The date was October 2nd, 2008. Pitcher Brett Myers had worked himself out of a first inning, bases loaded jam, giving up only one run. It was an important run for the Milwaukee Brewers as ace pitcher C.C. Sabathia was about to take the mound. Sabathia, a late season pick up for the Brewers, had put the team on his shoulders and dragged them into the playoffs. Sure, a one run lead for the mighty Milwaukee giant should have been enough and the Brewers should have had the NLDS series tied. Unfortunately for Sabathia and the rest of the Brewers, October 2nd, 2008 was the night that The Flyin Hawaiian, Mr. Shane Victorino, decided to have his coming out party. Victorino was about to become a household name, not only in Philadelphia but across the entire country.
When we as fans vote for all-stars, some of us legitimately pick the best player at their respective position. Others (like myself) fill out two cards, one all Phillies and one all legitimate all-stars. Still others fill out one card containing only Phillies. For those of us who spend the time filling out the legitimate card, what are the parameters of our final decision? What time period are we voting for, the first half of the current season or should we take into consideration the second half of the previous year and postseason? To neglect the previous year and the postseason is to short change a players total body of work since the previous All-Star Game.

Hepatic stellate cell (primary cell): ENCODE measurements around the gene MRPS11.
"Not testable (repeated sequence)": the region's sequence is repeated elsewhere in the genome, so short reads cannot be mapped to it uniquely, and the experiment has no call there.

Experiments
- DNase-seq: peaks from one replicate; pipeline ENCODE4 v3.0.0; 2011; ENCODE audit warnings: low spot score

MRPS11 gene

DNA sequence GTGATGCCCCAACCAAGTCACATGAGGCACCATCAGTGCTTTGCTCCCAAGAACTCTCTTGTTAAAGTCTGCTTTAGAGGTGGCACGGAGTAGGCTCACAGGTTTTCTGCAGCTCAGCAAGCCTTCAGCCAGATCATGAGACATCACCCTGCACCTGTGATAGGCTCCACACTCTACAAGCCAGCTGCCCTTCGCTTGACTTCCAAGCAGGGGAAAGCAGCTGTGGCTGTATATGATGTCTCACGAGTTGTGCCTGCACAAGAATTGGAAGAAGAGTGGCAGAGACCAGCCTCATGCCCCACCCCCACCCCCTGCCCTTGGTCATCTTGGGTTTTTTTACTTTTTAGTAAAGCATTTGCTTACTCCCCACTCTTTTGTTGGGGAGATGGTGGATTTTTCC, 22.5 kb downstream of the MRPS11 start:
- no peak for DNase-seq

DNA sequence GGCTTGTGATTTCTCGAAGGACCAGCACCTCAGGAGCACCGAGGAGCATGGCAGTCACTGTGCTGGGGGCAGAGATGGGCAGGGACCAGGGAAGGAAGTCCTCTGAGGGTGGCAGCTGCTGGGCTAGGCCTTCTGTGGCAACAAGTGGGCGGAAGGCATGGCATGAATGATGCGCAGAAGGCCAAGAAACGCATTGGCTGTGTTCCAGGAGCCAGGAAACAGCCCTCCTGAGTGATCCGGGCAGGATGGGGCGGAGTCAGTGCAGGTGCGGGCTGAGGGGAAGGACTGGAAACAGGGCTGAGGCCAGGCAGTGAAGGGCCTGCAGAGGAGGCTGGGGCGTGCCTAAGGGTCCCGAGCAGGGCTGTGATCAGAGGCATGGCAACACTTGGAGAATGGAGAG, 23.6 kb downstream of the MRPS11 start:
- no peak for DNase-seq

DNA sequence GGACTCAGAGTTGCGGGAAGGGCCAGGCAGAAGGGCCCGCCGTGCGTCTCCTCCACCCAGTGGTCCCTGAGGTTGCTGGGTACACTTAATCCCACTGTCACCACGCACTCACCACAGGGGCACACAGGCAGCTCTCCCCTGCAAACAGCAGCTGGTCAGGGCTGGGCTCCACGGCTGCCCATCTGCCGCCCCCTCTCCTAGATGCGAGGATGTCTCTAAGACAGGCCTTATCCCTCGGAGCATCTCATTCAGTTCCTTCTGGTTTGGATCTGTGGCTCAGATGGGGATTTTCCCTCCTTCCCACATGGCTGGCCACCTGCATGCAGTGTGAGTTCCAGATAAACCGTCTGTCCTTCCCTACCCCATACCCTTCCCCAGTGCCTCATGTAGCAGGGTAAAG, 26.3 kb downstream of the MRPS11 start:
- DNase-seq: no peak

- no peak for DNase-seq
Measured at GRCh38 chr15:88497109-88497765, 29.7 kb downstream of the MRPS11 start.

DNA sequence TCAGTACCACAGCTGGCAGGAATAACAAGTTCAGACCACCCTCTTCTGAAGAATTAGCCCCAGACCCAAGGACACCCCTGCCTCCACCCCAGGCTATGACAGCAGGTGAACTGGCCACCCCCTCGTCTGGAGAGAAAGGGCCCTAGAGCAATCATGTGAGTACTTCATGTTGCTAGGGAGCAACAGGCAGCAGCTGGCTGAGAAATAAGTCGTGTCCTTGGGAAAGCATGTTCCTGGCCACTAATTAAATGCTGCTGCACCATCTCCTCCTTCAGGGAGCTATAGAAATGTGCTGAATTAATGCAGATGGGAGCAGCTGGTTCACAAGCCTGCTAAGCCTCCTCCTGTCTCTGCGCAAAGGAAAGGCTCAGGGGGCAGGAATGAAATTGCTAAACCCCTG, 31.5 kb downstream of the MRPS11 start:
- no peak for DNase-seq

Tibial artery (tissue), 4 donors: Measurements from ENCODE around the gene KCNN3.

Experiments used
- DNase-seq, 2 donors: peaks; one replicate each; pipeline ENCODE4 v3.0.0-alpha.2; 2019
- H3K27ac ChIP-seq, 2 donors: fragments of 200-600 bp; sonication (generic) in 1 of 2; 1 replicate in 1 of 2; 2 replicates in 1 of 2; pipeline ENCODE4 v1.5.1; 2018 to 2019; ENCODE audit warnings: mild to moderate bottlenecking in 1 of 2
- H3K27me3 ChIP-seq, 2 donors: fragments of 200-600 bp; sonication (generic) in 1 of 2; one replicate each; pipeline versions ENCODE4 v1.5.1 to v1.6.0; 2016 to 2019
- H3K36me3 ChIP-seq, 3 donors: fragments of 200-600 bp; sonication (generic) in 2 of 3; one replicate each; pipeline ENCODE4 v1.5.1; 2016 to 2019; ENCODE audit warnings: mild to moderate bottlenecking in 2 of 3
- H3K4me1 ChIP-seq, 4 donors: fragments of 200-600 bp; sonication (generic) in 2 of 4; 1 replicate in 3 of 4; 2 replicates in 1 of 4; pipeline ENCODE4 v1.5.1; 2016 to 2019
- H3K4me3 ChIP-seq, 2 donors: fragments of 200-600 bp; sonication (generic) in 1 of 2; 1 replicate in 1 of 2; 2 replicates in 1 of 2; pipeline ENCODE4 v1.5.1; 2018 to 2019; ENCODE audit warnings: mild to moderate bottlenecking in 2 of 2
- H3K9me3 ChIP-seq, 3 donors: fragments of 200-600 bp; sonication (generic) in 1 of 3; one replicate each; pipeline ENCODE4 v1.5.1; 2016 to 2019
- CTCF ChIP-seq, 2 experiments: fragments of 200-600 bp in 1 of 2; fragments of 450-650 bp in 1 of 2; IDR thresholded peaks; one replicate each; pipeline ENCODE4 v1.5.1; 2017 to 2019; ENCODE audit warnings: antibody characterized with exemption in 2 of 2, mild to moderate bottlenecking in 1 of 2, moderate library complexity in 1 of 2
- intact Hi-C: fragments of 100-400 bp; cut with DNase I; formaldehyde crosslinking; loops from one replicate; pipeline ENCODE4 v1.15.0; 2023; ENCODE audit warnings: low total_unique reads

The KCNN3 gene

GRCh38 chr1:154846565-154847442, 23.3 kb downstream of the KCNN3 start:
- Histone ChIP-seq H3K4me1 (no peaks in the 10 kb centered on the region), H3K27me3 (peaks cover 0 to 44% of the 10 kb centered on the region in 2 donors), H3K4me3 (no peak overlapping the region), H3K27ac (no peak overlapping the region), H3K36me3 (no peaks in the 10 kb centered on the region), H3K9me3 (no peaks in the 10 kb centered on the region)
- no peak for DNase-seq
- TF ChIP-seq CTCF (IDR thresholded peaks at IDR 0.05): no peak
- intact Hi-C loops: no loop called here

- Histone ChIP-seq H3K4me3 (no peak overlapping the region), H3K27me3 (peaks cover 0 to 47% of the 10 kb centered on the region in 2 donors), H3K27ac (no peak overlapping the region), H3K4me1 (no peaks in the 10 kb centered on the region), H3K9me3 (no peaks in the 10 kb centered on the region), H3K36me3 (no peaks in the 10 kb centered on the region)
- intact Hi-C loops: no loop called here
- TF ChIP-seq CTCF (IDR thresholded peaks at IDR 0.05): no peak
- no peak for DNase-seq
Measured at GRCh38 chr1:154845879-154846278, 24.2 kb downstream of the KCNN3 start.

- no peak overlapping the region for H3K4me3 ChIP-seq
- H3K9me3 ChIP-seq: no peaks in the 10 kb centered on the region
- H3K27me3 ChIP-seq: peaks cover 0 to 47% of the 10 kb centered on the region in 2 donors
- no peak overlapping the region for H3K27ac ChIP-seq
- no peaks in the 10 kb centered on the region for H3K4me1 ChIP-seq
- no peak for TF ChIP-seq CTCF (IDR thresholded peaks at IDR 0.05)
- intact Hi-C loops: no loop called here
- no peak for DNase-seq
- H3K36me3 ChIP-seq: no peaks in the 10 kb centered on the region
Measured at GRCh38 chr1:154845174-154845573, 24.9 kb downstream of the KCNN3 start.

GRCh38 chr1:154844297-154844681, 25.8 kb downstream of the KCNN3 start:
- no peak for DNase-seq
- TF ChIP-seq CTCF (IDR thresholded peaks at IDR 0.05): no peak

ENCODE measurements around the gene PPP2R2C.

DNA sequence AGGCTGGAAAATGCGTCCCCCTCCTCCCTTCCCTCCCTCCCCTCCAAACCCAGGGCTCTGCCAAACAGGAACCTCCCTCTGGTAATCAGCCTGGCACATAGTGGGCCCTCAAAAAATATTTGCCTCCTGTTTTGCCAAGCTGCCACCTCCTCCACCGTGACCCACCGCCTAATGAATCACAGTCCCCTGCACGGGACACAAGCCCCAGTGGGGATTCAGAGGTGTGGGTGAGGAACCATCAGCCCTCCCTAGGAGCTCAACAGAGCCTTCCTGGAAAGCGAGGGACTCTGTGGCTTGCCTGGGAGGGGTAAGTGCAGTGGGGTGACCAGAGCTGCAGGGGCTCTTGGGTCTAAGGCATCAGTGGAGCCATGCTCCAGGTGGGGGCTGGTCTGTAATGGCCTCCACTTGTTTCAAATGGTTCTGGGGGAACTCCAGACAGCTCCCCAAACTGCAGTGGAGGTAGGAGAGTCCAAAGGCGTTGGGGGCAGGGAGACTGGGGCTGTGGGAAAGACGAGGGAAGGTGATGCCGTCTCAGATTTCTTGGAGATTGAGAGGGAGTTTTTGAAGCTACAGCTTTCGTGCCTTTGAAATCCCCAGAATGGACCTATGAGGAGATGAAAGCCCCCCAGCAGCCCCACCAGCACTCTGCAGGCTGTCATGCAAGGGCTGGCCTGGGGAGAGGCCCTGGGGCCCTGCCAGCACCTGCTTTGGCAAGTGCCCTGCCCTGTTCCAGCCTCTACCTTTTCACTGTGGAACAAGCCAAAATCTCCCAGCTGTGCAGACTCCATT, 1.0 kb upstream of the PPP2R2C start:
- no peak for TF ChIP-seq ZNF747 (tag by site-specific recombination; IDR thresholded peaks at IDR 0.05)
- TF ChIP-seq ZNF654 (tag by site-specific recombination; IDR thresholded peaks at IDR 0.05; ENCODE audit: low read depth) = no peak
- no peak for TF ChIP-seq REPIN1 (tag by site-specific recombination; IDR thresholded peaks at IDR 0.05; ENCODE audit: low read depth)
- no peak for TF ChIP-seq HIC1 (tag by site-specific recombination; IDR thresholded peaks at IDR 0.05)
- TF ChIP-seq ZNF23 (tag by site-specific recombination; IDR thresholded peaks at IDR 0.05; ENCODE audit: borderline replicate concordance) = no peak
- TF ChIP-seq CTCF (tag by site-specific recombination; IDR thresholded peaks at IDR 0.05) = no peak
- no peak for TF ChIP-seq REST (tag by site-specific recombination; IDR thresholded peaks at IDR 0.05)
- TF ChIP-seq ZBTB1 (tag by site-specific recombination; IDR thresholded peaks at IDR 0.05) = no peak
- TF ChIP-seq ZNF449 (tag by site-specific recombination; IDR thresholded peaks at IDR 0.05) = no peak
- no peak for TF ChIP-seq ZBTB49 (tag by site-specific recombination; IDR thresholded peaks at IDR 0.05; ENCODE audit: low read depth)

Victorino’s pivotal first career grand slam wasn’t his only big stroke of the 2008 postseason. We all remember where we were when Victorino hit the game tying two-run home run against the L.A. Dodgers which set the stage for Matt Stairs’ glory. It also helped us to take a 3-1 series lead in a series that we would eventually win. If not for Victorino, the Dodgers may have tied the series at two and who knows if we are having our Halloween party on Broad Street or not. As nostalgic as I could become over Victorino’s playoff glory, his overall numbers in the playoffs last season were not overwhelming, but put him in a clutch situation and he delivered. Every time.
So why should we vote for Shane Victorino? Consider his numbers as opposed to other outfielders; he is tied for first in hits and runs scored, sixth in batting average among outfielders with a minimum of 250 at-bats, and tied for tenth in on base percentage. Add to that a solid gold glove year and Victorino helps to anchor what is one of the best “up the middle” in all of baseball.
Let’s be real clear. Shane Victorino does not deserve to start on this years All-Star team. He is having an all-star caliber year and deserves to make the roster as the final player chosen. His numbers are borderline but his intangibles put him over the edge. Shane Victorino is the engine that drives this 2009 Phillies squad. If you take into consideration his second half stats from last season and the post season, there is no doubt that Victorino is a bonafide all-star. Out of the five players in the running for the final spot, all are worthy of making this year’s team. They have all had a solid year. It’s unfortunate that there is only one spot left, but that one spot should go to Victorino, not just for his first half this year, but for his complete body of work since last seasons All-Star Game. Since then, he has been one of the best outfielders in baseball.